Tuesday, February 1, 2011

Movie Review: 127 Hours (by Dave Machado)

127 Hours tells the true story of Aron Ralston, (played by James Franco) an American mountain climber who in April 2003 was forced to amputate his arm after being pinned by a boulder deep within Utah's Blue John Canyon for days. Similar to Buried, 127 Hours is mostly a one man show as the majority of the film takes place deep in the canyon as Ralston struggles to keep his mind on one idea only, survival. The film strives for accuracy and according to Ralston himself, is the closest they could get to making a Documentary without actually using footage of him inside the canyon. While Franco's performance is excellent and the editing is some of the best I've seen all year (second only to Scott Pilgrim), something about the latter half of the movie just didn't click with me. 127 Hours, while deeply inspirational and told with a refreshing energy, ended up having far too many stylistic choices that clashed with my expectations, causing the movie to lose too much steam to be considered a true classic.

It's hard to judge a film harshly when you know everything that is on screen really happened. Knowing they had Ralston's help and approval the whole way through only solidifies that fact even more. But it's not the story that bugged me most about 127 Hours, it was the way it was told. As the hours in the canyon pass and Ralston becomes more delusional due to thirst, cold, isolation, and fear of death, the movie makes the choice to really dive into his mind. Scenes of hallucinations are played out as if the camera itself has fused with the warped mind of the man trapped below. The movie then becomes more unhinged as you are not sure if what you are seeing is real, a memory, or neither of those two. I understand it is supposed to make you feel the same frustration that Ralston himself felt deep below the mountains, but I simply would have preferred a more distant/clinical study of his ordeal.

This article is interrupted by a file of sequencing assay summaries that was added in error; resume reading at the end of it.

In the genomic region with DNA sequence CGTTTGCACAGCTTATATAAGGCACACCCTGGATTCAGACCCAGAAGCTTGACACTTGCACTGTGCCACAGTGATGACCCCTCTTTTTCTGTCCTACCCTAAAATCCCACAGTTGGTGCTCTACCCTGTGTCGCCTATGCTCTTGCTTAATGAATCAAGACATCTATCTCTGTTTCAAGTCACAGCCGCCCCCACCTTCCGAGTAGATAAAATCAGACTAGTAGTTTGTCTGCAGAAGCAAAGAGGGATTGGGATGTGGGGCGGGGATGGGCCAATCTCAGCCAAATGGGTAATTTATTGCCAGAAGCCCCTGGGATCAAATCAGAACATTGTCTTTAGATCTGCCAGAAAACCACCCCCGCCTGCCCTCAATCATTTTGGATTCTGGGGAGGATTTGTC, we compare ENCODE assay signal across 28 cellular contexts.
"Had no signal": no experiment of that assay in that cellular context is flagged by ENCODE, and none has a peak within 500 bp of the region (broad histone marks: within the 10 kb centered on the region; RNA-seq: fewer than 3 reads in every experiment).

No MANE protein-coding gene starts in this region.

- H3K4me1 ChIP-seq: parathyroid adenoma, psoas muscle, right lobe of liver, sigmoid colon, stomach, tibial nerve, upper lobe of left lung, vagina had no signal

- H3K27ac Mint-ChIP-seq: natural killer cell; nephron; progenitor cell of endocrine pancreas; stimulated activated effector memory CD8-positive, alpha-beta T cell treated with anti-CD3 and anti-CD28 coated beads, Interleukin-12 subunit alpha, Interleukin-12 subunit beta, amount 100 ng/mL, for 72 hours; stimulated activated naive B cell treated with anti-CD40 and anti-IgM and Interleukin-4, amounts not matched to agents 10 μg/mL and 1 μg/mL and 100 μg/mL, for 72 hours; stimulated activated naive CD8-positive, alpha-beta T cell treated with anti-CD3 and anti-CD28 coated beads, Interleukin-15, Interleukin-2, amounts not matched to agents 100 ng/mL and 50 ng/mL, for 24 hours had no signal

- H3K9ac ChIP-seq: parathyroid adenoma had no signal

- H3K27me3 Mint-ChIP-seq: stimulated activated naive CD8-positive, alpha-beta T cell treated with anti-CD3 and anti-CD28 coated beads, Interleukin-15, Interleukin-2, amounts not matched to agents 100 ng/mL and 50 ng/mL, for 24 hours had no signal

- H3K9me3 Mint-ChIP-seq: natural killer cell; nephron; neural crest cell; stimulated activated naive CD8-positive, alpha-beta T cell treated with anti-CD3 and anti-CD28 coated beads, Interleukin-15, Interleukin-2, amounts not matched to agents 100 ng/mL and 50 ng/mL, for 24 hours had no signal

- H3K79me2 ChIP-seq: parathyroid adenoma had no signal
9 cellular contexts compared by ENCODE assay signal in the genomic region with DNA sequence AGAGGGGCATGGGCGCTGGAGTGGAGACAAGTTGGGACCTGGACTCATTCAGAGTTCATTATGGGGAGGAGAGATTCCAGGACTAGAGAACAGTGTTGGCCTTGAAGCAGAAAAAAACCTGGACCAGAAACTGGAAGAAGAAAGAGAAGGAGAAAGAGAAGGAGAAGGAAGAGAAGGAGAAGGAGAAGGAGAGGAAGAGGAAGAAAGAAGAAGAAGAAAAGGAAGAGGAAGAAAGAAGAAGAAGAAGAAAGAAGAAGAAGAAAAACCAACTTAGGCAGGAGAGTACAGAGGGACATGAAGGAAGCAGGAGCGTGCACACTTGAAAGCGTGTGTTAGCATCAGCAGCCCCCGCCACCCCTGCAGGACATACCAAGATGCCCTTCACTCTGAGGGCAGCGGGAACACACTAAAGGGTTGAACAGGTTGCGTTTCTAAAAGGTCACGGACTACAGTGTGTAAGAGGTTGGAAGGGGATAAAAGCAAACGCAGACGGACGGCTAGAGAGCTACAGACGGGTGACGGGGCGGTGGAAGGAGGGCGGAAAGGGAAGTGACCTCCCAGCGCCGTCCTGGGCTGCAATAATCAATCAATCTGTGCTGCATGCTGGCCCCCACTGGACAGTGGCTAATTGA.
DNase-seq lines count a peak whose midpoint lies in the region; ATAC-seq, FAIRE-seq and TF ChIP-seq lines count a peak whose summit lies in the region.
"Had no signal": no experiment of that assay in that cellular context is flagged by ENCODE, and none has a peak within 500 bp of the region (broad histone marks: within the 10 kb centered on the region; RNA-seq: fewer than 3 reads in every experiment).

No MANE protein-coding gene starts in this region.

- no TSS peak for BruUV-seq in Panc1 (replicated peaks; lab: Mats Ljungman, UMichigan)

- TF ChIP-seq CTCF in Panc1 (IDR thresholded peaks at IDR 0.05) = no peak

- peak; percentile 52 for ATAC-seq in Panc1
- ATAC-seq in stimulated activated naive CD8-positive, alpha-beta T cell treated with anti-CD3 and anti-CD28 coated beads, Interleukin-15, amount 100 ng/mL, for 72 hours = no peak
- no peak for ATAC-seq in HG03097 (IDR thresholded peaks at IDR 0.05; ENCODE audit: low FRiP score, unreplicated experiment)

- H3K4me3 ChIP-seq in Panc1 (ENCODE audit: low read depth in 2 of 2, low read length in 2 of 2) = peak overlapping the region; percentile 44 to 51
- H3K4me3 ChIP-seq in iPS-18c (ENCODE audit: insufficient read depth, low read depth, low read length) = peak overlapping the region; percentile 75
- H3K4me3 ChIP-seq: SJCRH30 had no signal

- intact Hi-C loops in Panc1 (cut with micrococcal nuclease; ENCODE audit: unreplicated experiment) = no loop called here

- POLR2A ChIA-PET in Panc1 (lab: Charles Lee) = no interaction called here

That issue aside, I really did enjoy the film. The opening credit sequence was one of the more exciting openings to a film I've seen in quite some time. The fast paced editing and multiple frames on screen gave everything an urgent feel and really dragged me into the film. Sometimes it takes far too long to get into the groove of a movie (The King's Speech) so it's always good to see one that you are on board with from the first frame. Obviously this level of energy is not kept up for the entire movie but that would have been a nearly impossible feat. That being said, it's important to note just how well of a job Danny Boyle did at making sure a movie about a man at the bottom of a canyon never gets dull. I may not have liked the stylistic choices he made during the middle of the movie, but it still never bored me.

A lot has been said about the actual amputation scene in the film. I believe talks of people fainting have been greatly exaggerated, though I will say that if you are typically not a fan of gore, you may get a bit squeamish during the scene. I've seen enough gorefests now that I've become so desensitized to on screen violence that I simply watched, hand on chin, admiring the attention to detail as he systematically cuts away using a blade far too dull for such a gruesome task. It's a great scene and was also where I really regained my confidence in the film. I was happy to see that a movie with such a great lift off but a fairly bumpy ride was able to steady itself and stick the landing in a beautiful manner.

I was surprised to see that 127 Hours had made such a small amount during it's first run in theaters late last year. I hope all the award season buzz that Franco is getting for his performance will allow the movie to reach a larger audience during its second run. While I may have had my own problems with the movie, I can at least appreciate that it was one of the better made (and better sounding, as the score is fantastic) films of 2010 and rightfully deserves a spot in the Best Picture race. Danny Boyle proves he is one of the most exciting Directors working today and James Franco gets to show just how good of an actor he really is. Just make sure you leave a note saying where you've gone before seeing the film.

You're Welcome,

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